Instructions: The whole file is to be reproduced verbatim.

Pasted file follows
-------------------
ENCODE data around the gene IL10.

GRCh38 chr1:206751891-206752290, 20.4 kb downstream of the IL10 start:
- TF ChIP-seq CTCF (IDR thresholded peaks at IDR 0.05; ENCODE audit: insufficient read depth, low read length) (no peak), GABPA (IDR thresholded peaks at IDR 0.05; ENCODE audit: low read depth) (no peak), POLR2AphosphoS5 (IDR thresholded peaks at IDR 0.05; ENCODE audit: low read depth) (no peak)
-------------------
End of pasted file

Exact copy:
ENCODE data around the gene IL10.

GRCh38 chr1:206751891-206752290, 20.4 kb downstream of the IL10 start:
- TF ChIP-seq CTCF (IDR thresholded peaks at IDR 0.05; ENCODE audit: insufficient read depth, low read length) (no peak), GABPA (IDR thresholded peaks at IDR 0.05; ENCODE audit: low read depth) (no peak), POLR2AphosphoS5 (IDR thresholded peaks at IDR 0.05; ENCODE audit: low read depth) (no peak)